Trends in Adaptive Interface Design for Smart Wheelchairs

Trends in Adaptive Interface Design for Smart Wheelchairs

Julio Abascal (University of the Basque Country-Euskal Herriko Unibertsitatea, Spain), Borja Bonail (University of the Basque Country-Euskal Herriko Unibertsitatea, Spain), Daniel Cagigas (Universidad de Sevilla, Spain), Nestor Garay (University of the Basque Country-Euskal Herriko Unibertsitatea, Spain) and Luis Gardeazabal (University of the Basque Country-Euskal Herriko Unibertsitatea, Spain)
DOI: 10.4018/978-1-59904-871-0.ch042
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Abstract

This chapter introduces the main trends in the design of interfaces for smart wheelchairs. It stresses the importance of taking into account their similarity with autonomous mobile robots and the restrictions posed by the special characteristics of the users (people with severe motor and speech restrictions) and the task (indoor assisted navigation). With this background, the main features of the user-wheelchair interface are discussed, justifying the need for the adoption of an adaptive approach. The TetraNauta smart wheelchair interface design is used to illustrate the design of user, context, and task models. In addition, it describes some mechanisms to enhance the communication rate when a single-switch-scanning input device is used (scanning rate dynamic adaptation and word prediction). The chapter finishes with a discussion of the influence of new navigation models, such as the behaviour-based one, in the design of the user interface.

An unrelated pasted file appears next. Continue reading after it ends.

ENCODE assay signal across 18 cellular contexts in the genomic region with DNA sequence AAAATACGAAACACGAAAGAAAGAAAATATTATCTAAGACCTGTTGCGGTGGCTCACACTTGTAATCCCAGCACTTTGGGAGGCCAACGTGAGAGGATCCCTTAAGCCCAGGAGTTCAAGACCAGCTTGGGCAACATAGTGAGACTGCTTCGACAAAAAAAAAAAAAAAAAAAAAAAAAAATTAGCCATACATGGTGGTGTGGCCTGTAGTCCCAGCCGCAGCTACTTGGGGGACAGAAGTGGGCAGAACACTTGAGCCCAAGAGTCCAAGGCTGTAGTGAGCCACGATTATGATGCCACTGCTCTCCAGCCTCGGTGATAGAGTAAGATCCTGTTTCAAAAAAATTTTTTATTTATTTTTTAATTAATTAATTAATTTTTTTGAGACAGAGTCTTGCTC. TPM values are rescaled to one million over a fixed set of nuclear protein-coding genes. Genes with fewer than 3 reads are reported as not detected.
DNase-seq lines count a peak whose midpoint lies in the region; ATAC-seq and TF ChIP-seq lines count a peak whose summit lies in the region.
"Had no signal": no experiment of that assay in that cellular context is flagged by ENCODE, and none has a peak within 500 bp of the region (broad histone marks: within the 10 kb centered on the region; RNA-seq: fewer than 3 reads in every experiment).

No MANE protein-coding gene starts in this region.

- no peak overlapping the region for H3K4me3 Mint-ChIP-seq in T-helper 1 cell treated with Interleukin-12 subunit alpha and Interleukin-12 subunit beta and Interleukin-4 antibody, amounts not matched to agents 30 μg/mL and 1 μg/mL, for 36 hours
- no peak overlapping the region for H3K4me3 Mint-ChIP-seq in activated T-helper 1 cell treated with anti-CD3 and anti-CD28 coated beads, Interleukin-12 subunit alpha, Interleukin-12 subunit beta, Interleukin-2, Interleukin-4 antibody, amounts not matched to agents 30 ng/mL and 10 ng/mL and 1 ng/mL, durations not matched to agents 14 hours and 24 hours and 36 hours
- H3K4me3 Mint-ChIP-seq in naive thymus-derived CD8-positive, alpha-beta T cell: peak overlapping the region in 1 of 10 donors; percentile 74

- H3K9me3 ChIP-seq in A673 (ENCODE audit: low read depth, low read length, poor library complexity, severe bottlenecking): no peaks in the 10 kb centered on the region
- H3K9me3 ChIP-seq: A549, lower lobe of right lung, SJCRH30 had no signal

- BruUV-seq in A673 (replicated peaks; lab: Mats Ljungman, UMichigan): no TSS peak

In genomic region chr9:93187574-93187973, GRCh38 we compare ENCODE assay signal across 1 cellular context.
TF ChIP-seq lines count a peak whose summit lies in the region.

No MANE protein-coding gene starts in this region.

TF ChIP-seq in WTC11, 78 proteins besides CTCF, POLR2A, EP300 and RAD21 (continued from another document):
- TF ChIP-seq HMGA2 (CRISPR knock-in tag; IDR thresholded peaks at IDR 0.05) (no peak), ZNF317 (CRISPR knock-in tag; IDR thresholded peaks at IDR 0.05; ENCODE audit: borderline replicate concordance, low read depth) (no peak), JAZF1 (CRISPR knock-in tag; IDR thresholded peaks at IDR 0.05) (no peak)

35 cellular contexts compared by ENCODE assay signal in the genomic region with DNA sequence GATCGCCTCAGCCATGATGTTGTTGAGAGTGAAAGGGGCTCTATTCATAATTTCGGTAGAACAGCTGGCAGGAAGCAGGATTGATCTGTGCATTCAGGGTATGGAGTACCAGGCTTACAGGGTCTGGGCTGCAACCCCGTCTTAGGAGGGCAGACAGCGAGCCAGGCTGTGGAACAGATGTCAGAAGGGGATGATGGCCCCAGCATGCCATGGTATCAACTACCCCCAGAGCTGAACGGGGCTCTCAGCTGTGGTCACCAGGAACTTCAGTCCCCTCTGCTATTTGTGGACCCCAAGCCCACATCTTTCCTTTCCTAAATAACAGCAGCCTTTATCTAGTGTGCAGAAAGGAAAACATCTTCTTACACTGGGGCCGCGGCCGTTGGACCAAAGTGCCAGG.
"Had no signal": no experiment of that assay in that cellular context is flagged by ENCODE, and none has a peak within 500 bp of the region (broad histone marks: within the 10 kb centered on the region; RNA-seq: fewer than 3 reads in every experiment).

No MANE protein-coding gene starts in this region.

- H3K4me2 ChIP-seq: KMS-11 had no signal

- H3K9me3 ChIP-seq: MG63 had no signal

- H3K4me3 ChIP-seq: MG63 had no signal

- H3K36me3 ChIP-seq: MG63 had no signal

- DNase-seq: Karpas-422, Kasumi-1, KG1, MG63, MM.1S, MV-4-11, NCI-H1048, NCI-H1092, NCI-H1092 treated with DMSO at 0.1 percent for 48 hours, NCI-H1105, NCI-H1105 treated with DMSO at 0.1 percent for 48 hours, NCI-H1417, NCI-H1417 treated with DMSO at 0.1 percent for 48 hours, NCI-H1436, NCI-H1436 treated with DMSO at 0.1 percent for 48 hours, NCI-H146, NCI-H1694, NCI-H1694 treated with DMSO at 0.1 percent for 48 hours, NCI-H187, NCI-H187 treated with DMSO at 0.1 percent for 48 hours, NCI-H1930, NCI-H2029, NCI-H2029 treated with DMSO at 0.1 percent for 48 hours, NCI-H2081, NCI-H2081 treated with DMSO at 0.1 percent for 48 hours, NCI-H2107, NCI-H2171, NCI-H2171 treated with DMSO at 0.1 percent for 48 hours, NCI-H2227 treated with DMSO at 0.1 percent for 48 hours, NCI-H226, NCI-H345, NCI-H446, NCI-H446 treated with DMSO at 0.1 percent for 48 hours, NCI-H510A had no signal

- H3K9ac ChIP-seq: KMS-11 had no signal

Key Terms in this Chapter

Smart Wheelchairs: Autonomous mobile vehicles devoted to improve the mobility of users with severe motor impairments that experience difficulties in driving traditional electric wheelchairs. A smart wheelchair typically consists of a standard powered wheelchair to which a collection of sensors and a computer (for control purposes) have been added.

Modelling: A methodology that allows representing the available knowledge about users, tasks, context, and so forth, by means of relevant and observable parameters.

Adaptive Interfaces: Intelligent user interfaces able to adjust their operation to the current situation, based on the actual values of diverse parameters which are defined in models.

Word Prediction: Consist of a set of techniques based on diverse methods, such as statistics or natural language processing, that allow the system to anticipate the word that the user is trying to input.

Navigation: The set of procedures followed by mobile vehicles or people to select a trajectory from one point to other and to move following it.

Input Device: Any machine that feeds data into a computer. In this context, input devices are typically the appliances handled by humans to interact with computers.

Shared Control: A robotics control paradigm where the navigation tasks are developed by both the system and the user, in a collaborative fashion.

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